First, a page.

Carrots are fun to grow at home and if you’re lucky, some of them will bolt to seed at the end of the season. Then, if you grew an heirloom or open pollinated variety, you can save those carrot seeds.
Saving carrot seeds is considered a job for more advanced gardeners, because the threat of cross pollination is high. Short growing seasons also complicate things (you may need to harvest roots in fall for replanting in spring in order to allow enough time to bolt to seed). But beginners don’t despair–if you live in a warm-winter climate it’s not hard, it just requires isolation, at least a half mile to be precise. And if you don’t have multiple carrot varieties or Queen Ann’s lace growing in your garden (or your neighbor’s), the threat of crossing is low.
In the Gardenerd Test garden last fall, we grew Little Fingers carrots along with other great varieties, but we harvested all the others as we noticed one Little Fingers starting to flower. We left it to bolt through summer and it began to dry out. (If you generally plant carrots in spring and have a cold winter, you may need to “harvest eating-sized roots in fall for replanting in fall or early spring…Clip tops to 1-2″ and store at 35-40 degrees F. in humid location or layered in sawdust or sand. Replant roots with desirable characteristics 30″ apart with soil just cover shoulders,” says seed saving guru, Bill McDorman.”)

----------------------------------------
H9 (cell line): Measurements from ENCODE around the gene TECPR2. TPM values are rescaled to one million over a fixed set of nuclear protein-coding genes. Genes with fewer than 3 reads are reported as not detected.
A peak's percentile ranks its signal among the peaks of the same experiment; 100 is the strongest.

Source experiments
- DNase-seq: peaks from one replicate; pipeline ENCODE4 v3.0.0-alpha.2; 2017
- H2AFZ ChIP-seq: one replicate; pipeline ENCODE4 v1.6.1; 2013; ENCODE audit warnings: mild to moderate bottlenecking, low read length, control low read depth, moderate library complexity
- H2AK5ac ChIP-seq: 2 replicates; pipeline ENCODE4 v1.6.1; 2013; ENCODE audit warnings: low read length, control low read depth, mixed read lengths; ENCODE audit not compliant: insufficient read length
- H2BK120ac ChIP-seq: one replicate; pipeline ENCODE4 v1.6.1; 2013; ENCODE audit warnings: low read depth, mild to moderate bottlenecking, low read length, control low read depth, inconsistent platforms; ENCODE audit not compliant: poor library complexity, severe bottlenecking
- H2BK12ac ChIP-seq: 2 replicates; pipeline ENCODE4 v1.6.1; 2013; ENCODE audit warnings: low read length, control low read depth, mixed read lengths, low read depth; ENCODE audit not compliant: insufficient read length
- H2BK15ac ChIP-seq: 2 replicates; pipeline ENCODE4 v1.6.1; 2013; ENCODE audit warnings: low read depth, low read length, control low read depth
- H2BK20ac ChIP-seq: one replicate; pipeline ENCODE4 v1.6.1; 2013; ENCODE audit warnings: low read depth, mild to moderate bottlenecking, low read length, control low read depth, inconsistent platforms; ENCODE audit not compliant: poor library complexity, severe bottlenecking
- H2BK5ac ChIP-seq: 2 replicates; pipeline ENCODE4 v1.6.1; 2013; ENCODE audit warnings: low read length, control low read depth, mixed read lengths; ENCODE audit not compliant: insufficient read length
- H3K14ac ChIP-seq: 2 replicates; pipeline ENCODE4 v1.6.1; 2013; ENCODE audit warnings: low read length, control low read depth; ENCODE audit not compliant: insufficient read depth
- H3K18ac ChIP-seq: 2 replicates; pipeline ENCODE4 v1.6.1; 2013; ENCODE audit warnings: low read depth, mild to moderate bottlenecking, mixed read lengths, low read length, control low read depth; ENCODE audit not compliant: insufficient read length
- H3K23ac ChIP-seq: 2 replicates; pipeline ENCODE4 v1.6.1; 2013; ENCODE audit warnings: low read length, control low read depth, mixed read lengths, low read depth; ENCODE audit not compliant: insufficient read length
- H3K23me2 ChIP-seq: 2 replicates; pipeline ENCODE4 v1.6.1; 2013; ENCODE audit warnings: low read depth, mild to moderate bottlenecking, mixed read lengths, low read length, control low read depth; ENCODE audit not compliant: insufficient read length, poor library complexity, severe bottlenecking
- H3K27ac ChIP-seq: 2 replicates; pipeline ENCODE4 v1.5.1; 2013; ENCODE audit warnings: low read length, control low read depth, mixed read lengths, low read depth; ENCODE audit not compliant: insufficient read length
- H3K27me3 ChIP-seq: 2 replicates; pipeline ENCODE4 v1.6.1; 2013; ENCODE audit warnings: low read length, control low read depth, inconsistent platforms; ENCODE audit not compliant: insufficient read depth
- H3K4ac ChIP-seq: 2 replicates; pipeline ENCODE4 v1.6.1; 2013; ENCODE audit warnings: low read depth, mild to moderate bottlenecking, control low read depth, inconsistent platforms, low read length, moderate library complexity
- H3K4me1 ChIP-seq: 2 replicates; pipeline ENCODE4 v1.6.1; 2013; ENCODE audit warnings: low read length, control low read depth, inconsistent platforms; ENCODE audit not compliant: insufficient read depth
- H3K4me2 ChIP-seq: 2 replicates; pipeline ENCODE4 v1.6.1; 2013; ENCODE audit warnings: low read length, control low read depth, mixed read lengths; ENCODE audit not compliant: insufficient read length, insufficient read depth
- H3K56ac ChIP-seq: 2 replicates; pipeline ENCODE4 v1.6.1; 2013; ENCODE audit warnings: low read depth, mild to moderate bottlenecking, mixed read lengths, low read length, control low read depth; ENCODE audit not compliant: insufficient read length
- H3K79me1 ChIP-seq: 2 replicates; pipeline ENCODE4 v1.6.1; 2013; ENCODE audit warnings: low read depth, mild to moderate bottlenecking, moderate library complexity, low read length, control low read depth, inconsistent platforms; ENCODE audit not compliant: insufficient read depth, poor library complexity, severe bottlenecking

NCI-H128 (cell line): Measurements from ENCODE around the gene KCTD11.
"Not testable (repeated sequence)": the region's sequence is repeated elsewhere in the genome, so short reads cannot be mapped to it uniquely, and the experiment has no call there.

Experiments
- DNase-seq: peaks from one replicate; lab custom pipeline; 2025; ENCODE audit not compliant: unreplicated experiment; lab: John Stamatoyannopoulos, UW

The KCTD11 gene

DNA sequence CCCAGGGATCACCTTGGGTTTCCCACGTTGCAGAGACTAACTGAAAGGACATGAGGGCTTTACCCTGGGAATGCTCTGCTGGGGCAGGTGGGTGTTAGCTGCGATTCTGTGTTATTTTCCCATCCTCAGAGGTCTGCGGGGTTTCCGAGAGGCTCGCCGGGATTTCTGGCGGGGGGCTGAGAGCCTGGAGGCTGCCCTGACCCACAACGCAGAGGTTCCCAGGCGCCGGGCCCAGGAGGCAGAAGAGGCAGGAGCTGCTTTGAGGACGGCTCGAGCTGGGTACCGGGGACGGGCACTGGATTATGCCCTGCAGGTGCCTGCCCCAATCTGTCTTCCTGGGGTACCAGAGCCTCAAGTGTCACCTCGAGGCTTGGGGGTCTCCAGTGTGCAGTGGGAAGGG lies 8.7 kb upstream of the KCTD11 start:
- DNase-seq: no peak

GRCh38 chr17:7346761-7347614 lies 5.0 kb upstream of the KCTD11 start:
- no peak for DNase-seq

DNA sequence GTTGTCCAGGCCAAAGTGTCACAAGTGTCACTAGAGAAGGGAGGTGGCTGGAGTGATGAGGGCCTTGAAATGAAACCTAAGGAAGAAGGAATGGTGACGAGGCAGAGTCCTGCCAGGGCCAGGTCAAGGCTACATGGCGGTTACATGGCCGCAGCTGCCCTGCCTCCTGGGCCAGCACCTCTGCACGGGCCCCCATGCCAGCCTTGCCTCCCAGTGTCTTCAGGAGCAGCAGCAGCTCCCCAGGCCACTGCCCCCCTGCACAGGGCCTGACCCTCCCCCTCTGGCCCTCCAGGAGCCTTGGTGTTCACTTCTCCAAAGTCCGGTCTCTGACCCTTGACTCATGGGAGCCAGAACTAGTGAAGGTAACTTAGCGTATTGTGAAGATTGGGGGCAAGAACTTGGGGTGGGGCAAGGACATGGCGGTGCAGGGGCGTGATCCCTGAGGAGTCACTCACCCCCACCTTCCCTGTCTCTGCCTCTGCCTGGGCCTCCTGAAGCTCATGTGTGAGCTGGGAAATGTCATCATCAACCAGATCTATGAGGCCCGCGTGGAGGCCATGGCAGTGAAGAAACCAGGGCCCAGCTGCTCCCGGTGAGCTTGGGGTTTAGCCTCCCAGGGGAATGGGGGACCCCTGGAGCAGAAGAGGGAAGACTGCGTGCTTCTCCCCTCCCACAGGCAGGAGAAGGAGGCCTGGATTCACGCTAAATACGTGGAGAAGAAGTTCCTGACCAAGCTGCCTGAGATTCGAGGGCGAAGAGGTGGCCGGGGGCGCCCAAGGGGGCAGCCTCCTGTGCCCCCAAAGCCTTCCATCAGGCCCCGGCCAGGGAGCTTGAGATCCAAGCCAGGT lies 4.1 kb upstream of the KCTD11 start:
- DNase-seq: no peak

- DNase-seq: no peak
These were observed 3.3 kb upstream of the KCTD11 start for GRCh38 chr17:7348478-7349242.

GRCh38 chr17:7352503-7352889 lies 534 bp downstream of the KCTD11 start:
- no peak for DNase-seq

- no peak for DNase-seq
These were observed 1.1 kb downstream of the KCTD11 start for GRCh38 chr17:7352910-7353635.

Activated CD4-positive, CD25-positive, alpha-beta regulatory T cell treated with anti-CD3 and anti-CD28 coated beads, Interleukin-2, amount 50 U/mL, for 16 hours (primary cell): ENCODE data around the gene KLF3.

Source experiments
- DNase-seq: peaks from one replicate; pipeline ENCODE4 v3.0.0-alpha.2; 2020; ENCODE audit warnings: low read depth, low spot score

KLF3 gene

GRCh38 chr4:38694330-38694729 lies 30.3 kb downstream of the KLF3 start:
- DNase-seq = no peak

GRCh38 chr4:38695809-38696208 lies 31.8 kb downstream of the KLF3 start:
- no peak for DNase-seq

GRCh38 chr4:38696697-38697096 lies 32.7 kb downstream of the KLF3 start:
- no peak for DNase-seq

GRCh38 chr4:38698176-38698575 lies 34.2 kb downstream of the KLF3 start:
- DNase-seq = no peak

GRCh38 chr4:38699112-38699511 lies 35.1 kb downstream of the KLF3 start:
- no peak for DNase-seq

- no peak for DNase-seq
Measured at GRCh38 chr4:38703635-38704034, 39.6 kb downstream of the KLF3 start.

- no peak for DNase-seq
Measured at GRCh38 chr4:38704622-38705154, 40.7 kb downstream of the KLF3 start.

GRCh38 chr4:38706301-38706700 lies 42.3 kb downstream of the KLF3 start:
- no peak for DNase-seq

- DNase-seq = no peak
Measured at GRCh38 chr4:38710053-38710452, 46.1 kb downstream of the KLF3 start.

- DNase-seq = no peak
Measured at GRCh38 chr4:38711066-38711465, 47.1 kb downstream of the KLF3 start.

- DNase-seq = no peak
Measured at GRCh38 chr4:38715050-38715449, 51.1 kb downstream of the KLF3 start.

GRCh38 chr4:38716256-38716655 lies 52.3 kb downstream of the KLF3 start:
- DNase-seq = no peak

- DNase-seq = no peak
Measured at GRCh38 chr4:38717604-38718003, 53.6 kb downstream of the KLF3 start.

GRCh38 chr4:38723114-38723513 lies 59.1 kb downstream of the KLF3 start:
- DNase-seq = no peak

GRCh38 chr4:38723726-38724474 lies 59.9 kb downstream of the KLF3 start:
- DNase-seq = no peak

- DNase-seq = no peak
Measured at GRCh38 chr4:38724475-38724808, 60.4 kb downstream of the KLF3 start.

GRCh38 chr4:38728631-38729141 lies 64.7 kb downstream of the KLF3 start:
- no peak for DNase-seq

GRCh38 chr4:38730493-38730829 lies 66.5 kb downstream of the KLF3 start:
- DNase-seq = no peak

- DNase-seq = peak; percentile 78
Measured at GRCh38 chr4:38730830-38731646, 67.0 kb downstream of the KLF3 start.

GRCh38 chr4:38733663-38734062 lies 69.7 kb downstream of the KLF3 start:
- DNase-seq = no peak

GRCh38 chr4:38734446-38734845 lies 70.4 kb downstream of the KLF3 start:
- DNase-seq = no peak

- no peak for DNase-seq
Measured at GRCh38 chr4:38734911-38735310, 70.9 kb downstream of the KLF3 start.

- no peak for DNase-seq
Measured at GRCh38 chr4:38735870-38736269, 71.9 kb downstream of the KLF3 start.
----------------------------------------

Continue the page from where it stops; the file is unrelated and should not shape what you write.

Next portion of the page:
Once most of the seed head turned brown, and a seed or two began to release from the cluster, we pulled the entire plant and laid it on newspaper indoors to dry completely.
Now, generally speaking, it’s best to save seeds from several carrots of the same variety to preserve genetic diversity. In our small garden, just one carrot went to seed, so that may result in less-vigorous seed stock down the line. It’s still worth a try, gardenerds!
Carrot seeds have fuzz all around them, or rather, they are “bearded.” Most seeds we purchase have been de-bearded. I have, however, planted seeds that have beards in tact. If the fine hairs come off during the cleaning process, it doesn’t affect seed viability or germination.
To harvest, simply rub the seed heads between your hands into a bucket or bag. Then winnow away the chaff to clean the seed. If you have a ton of seed to separate and clean, you can beat stalks against a bucket or the ground after laying out a sheet.
Label your seeds with the variety and harvest date and store in an envelope in a cool, dark and dry place. That’s it!
Have you harvested or grown your own carrot seeds? Share your experiences here. Feel free to post a comment. We love hearing from you.